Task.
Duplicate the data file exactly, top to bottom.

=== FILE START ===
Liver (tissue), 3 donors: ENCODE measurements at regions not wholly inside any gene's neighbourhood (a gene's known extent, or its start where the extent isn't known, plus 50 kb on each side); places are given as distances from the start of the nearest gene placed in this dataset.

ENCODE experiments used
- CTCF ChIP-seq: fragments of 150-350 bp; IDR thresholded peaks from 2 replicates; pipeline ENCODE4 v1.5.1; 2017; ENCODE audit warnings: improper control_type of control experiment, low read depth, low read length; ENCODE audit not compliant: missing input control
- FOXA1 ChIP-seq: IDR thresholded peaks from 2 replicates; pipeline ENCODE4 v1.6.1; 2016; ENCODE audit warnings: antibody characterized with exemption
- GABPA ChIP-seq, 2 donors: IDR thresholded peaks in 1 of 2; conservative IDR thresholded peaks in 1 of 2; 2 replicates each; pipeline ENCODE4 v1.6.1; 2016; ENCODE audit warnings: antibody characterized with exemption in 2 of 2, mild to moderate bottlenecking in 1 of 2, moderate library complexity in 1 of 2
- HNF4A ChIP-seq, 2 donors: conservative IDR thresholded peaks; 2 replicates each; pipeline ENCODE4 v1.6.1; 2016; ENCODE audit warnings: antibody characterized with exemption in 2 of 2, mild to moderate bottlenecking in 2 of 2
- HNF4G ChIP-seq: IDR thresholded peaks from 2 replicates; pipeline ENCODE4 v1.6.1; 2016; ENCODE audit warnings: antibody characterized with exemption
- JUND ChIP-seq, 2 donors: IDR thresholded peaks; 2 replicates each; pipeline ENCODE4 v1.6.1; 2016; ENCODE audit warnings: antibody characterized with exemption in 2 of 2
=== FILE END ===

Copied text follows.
Liver (tissue), 3 donors: ENCODE measurements at regions not wholly inside any gene's neighbourhood (a gene's known extent, or its start where the extent isn't known, plus 50 kb on each side); places are given as distances from the start of the nearest gene placed in this dataset.

ENCODE experiments used
- CTCF ChIP-seq: fragments of 150-350 bp; IDR thresholded peaks from 2 replicates; pipeline ENCODE4 v1.5.1; 2017; ENCODE audit warnings: improper control_type of control experiment, low read depth, low read length; ENCODE audit not compliant: missing input control
- FOXA1 ChIP-seq: IDR thresholded peaks from 2 replicates; pipeline ENCODE4 v1.6.1; 2016; ENCODE audit warnings: antibody characterized with exemption
- GABPA ChIP-seq, 2 donors: IDR thresholded peaks in 1 of 2; conservative IDR thresholded peaks in 1 of 2; 2 replicates each; pipeline ENCODE4 v1.6.1; 2016; ENCODE audit warnings: antibody characterized with exemption in 2 of 2, mild to moderate bottlenecking in 1 of 2, moderate library complexity in 1 of 2
- HNF4A ChIP-seq, 2 donors: conservative IDR thresholded peaks; 2 replicates each; pipeline ENCODE4 v1.6.1; 2016; ENCODE audit warnings: antibody characterized with exemption in 2 of 2, mild to moderate bottlenecking in 2 of 2
- HNF4G ChIP-seq: IDR thresholded peaks from 2 replicates; pipeline ENCODE4 v1.6.1; 2016; ENCODE audit warnings: antibody characterized with exemption
- JUND ChIP-seq, 2 donors: IDR thresholded peaks; 2 replicates each; pipeline ENCODE4 v1.6.1; 2016; ENCODE audit warnings: antibody characterized with exemption in 2 of 2